Catch Me If You Can: Use Javascript to Move an Element

This post is inspired by a conversation of mine with some developers in my department regarding a web application we recently built. This application uses a single sign-on system developed by another department to authenticate user whose accesses to our application. Somehow, this single sign-on system does not work well with AOL browser and users who use AOL browser will fail the authentication, thus cannot sign into our application and only see a generic error message. Since we don’t have control over the single sign-on system, we add some JavaScript code to detect user’s browser type, if AOL browser is detected, then a warning message with bold red font saying that their browser is not supported and they may experience problem signing in the application. However, some faithful AOL users just ignore the warning message and persistently try to sign in again and again bombarding us with emails generated due to the failed authentication. During a conversation with other developers regarding this issue, I jokingly suggest, if AOL browser is detected, then use JavaScript to move the submit button away whenever the user tries to click the button. Of course we cannot do that, but I think it is a fun project to play with, so I spent some time and created a small demo for you to test.

What does it do?

The demo project asks you to solve a simple math problem: 78 + 92 = ?. If you enter a wrong answer, say 12, then when you move your mouse over the submit button to click it, the submit button will automatically move to a random place, and the button’s text will change to “Catch me if you can”. You can try to click the button, you will find it moves randomly. Then enter 170 which is the right answer, then move your mouse over the button, you will find the button does not move and the button’s text becomes “Good job, you can click me now”. Upon click, an alert message pops up saying “Good Job!”.

Fun, uh? Let’s see how it works.

How does it work?

First, let’s design the ASPX page as follows:

Use two Label controls to store the two numbers in the math problem, use a TextBox for the answer entered by user, then a Button to submit the page. Here is the markup of the page:

<asp:LabelID="lblNumberOne"runat="server"
  
Text="78"CssClass="label-basic"
  
EnableViewState="false">
</
asp:Label>
<
asp:LiteralID="litOperator"runat="server"
  
Text= " + "EnableViewState="false">
</
asp:Literal>
<
asp:LabelID="lblNumberTwo"runat="server"
  
Text= "92"CssClass="label-basic"
  
EnableViewState="false">
</
asp:Label>
<
asp:LiteralID="litEqualSign"runat="server"
  
Text= " = "EnableViewState="false">
</
asp:Literal>
<
asp:TextBox ID="txtResult"runat="server"
  
MaxLength="5"CssClass="inputBox">
</
asp:TextBox>
    <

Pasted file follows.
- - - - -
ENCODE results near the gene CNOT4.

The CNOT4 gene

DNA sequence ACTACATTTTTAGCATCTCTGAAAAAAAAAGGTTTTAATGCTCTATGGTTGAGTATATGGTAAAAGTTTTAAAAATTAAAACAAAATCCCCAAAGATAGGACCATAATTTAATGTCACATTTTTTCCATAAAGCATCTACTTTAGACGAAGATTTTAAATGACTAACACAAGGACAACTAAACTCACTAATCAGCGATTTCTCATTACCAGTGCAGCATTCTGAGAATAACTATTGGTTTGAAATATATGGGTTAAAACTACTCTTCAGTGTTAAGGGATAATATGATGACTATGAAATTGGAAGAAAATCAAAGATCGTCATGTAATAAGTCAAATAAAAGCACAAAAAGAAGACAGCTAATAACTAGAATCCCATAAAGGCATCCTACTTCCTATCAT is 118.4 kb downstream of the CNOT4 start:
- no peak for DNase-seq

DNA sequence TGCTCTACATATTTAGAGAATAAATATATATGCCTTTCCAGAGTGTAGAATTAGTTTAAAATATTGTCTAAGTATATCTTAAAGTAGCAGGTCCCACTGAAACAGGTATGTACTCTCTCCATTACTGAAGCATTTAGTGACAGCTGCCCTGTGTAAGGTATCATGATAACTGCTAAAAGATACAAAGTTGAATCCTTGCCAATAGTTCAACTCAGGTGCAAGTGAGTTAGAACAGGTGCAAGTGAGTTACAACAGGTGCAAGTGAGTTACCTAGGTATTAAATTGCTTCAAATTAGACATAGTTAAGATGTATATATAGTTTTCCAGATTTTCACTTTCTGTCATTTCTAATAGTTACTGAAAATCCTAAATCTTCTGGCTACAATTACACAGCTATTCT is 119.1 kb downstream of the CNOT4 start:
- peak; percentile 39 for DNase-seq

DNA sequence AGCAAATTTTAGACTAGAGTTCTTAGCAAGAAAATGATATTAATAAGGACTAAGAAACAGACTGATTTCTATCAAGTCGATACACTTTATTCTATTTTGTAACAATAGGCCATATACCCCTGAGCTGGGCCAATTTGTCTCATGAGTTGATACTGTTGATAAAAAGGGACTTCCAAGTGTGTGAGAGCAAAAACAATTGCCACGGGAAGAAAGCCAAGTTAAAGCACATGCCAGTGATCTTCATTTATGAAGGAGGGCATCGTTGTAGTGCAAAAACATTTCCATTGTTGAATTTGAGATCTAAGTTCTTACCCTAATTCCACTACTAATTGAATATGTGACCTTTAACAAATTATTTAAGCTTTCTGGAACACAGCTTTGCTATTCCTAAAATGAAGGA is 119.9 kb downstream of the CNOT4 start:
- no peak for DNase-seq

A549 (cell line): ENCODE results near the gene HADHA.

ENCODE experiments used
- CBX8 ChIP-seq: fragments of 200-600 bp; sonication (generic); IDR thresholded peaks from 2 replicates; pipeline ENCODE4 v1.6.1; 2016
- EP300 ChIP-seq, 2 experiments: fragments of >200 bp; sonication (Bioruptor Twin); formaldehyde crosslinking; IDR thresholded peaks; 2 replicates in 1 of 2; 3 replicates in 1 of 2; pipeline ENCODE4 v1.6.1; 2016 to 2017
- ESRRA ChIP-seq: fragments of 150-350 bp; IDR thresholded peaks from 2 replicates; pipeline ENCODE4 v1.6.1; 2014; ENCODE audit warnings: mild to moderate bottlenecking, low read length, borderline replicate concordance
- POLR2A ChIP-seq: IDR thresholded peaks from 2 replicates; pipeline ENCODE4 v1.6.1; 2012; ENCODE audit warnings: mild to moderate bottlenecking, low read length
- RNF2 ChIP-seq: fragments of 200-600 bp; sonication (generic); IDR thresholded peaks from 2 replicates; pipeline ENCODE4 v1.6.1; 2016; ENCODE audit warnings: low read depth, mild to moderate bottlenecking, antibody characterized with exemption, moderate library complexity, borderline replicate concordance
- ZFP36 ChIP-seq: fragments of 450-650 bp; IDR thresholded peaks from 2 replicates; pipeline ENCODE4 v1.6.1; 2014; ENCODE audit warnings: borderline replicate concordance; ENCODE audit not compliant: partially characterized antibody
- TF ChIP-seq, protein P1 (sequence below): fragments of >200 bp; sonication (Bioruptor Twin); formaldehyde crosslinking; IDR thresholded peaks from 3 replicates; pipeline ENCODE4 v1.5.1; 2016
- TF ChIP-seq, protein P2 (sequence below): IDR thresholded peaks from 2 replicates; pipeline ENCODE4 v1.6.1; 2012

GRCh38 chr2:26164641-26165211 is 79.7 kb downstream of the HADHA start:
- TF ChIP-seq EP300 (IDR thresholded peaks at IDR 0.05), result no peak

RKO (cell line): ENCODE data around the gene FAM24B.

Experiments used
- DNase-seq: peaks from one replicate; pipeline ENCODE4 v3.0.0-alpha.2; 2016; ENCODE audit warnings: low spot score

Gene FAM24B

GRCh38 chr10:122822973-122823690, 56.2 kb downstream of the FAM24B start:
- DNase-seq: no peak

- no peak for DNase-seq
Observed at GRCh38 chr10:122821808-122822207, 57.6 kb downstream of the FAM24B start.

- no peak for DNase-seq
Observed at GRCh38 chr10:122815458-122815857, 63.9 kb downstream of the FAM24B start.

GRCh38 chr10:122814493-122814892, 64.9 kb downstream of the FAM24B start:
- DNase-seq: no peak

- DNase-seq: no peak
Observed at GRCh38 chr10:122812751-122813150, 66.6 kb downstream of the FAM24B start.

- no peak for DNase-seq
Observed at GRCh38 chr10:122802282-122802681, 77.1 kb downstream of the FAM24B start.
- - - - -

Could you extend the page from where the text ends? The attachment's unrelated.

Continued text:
asp:ButtonID="btnSubmitButton"runat="server"
      
Text="Submit"onmouseover="chaseMe(); return false;"
      
onclientclick="chaseMe(); "onfocus="chaseMe();"
/>

 

Here is the JavaScript function that does all the magic:

function chaseMe()
{
    var offset = 50;
    var obj = document.getElementById('<%=btnSubmitButton.ClientID %>');
    var lblOne = document.getElementById('<%=lblNumberOne.ClientID %>');
    var lblTwo = document.getElementById('<%=lblNumberTwo.ClientID %>');
    var val = document.getElementById('<%=txtResult.ClientID %>');
    var n1 = parseInt(lblOne.innerHTML);
    var n2 = parseInt(lblTwo.innerHTML);
    
    if (n1+ n2 != parseInt(val.value))
    {
        var pos = (Math.floor(Math.random()*6) + 1) * 100;
    
        obj.style.position= "absolute";
        obj.style.left = pos + offset +  "px";
        obj.style.top = pos  + offset +  "px";
        obj.value = " Catch me if you can ";
        return false;
    }
    else
    {
        obj.value = " Good job, you can click me now ";
        return true;
    }        
}    

The function is very self-explanatory. First, it checks if the math addition problem is correctly answered. If not, then generate a random number between 100 to 600, then set the button’s left and top position with the random number and an arbitrary offset, also change the button’s text to “Catch me if you can”. If the problem is correctly answered, then don’t change the button’s position so it will not move around, also change the button’s text to “Good job, you can click me now.”

Next, in code-behind, we double check if the question is correctly answered. If yes, then generate an alert box; if not, do nothing.

Protected Sub btnSubmitButton_Click(ByVal sender As System.Object, _
        ByVal e As System.EventArgs) Handles btnSubmitButton.Click
    Dim n1 As Integer = Integer.Parse(Me.lblNumberOne.Text)
    Dim n2 As Integer = Integer.Parse(Me.lblNumberTwo.Text)
    Dim result As Integer
    Integer.TryParse(Me.txtResult.Text.Trim(), result)
    If (n1 + n2 = result) Then
        ClientScript.RegisterStartupScript(Me.GetType(), _
            "alertBox", "alert('Good job!');", True)
    End If
End Sub

That is it. You can play with it here. Have fun! Let me know if you need the complete source code.

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